Double Cone Quarterly
A Window on the Wilderness
Fall Equinox 2001 || Volume IV, Number 3

L O S T      T R A I L S

Old Coast Trail, Part Three

Trails and Homesteads from Redwood Gulch to Cape San Martin

Compiled and drawn by Phil Williamson


A s you'll recall from the last issue of The Double Cone Quarterly, the next few installments of Lost Trails will be devoted to the Old Coast Trail, the only route down the Big Sur Coast until the completion of Highway 1 in 1937.

In the Spring Equinox '01 issue we began the series with the section of the trail between Rockland Landing and Gamboa Point. In the last issue, we moved down the Coast for a look at the old trail between the San Luis Obispo County line and Redwood Gulch, including the Salmon Creek area.

In this issue, we're going to continue north from where we left off last time and take in the scenery from Redwood Gulch up to Cape San Martin, including the Los Burros mining district, as it was circa 1921. Then maybe next time we'll jump up the coast again and take a look at the Old Coast Trail north of Gamboa Point. Or maybe not. One of our goals here at the DCQ is to keep our readers guessing.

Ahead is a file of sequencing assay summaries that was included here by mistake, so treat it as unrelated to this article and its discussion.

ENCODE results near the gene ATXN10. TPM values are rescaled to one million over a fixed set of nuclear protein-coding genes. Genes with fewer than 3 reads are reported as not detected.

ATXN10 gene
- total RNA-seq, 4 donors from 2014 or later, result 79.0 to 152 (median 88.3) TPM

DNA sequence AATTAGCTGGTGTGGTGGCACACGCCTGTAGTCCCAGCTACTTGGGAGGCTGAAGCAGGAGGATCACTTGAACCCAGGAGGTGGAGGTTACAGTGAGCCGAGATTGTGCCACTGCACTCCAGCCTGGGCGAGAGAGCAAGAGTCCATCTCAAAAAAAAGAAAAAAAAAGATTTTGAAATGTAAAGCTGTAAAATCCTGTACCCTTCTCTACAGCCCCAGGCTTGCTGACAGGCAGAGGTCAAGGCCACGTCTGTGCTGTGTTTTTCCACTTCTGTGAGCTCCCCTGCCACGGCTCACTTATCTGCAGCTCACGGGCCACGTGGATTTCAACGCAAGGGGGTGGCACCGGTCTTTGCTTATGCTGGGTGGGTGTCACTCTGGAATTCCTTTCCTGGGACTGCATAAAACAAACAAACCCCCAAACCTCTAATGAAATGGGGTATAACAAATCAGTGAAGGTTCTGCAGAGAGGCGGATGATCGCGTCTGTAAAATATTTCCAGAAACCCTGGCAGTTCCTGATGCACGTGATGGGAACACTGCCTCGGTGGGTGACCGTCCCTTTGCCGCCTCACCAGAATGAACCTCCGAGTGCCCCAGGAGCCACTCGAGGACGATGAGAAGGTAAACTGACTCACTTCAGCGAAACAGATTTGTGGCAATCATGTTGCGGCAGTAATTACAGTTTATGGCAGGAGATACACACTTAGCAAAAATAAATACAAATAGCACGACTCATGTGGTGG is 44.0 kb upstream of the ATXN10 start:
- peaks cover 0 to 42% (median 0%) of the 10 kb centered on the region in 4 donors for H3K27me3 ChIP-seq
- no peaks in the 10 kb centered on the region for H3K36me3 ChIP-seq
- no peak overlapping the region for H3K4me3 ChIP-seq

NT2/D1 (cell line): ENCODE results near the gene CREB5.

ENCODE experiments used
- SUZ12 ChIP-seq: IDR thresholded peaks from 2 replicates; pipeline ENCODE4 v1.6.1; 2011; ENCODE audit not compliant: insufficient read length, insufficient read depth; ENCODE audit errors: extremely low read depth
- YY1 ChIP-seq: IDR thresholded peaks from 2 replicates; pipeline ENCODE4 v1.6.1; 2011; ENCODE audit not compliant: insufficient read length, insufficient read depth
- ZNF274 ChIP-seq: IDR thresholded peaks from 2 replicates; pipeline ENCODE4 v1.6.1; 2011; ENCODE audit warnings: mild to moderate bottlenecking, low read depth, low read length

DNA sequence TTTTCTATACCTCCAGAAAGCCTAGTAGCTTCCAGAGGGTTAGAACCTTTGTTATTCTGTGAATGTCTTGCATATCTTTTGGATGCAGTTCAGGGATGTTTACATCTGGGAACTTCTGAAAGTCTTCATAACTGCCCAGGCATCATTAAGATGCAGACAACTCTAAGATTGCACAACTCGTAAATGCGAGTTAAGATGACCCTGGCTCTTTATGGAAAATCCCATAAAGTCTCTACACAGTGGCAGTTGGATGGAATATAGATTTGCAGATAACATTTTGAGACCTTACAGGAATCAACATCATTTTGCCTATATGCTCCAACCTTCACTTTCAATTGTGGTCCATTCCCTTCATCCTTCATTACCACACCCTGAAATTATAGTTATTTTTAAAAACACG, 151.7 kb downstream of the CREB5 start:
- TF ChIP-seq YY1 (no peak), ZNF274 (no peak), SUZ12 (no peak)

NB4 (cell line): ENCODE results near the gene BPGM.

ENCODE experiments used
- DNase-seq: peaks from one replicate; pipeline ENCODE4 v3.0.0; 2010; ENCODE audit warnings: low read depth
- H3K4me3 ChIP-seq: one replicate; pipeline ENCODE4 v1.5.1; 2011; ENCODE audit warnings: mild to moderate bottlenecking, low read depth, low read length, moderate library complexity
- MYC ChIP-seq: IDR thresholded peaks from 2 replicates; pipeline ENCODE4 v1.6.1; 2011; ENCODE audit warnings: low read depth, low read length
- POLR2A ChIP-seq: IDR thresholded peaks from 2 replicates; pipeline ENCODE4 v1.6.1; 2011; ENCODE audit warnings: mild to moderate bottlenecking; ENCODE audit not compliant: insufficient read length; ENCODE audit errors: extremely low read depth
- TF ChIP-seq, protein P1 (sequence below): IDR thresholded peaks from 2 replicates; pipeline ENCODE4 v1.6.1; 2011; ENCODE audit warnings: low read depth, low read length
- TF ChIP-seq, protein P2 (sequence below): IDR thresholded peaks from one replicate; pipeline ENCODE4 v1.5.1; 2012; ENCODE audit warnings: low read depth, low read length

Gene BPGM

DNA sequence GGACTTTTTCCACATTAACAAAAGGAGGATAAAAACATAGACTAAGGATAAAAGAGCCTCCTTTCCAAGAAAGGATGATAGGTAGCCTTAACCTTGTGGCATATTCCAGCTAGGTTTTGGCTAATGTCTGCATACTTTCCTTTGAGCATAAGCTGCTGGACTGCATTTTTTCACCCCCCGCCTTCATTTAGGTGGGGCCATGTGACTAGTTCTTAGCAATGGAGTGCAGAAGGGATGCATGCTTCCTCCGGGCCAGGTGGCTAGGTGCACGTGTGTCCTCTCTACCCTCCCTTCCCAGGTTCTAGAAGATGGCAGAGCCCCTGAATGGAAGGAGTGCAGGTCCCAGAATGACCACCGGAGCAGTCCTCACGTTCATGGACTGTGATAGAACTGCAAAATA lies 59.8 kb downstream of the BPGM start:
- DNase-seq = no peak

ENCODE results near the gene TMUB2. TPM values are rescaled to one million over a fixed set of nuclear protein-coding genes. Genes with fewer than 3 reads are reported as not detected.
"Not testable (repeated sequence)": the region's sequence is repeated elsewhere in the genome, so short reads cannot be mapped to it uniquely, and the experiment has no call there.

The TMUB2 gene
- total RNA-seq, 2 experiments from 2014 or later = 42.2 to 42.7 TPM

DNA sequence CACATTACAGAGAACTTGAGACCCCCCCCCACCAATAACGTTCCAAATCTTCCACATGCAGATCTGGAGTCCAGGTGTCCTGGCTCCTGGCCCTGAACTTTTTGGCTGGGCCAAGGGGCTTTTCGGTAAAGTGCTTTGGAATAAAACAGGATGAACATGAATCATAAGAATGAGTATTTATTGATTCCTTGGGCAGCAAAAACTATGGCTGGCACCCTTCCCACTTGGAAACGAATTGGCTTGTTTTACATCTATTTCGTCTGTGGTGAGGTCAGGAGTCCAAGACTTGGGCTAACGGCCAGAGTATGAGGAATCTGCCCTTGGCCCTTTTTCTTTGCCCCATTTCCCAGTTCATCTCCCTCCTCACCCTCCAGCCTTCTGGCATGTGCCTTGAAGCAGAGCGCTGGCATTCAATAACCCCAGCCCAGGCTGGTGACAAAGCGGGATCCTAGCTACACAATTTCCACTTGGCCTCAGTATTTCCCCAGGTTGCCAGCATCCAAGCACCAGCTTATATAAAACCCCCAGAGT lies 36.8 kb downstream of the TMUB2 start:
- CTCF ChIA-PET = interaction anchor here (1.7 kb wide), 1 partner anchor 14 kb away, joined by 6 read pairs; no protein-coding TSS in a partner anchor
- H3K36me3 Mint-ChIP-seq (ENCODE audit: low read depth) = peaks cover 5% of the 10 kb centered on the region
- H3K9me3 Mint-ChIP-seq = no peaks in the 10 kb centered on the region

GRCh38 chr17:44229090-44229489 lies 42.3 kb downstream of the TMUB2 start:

The Lost Trails feature has run in ten of the eleven issues so far published of The Double Cone Quarterly, and quite frankly we're starting to run out of material. So if you know of a long-overgrown trail you'd like to see included in a future installment of Lost Trails, please don't hesitate to let us know.

NOTE: Although the area shown on the maps below is mostly within the boundaries of the National Forest, there are large blocks of private property as well, and any attempt to find these old trails today should be carefully planned to avoid trespassing. Trail locations shown on the map are approximate.



USGS Cape San Martin 15' Quad Map, 1921



USGS 15 Minute Series, Cape San Martin Quadrangle, 1921


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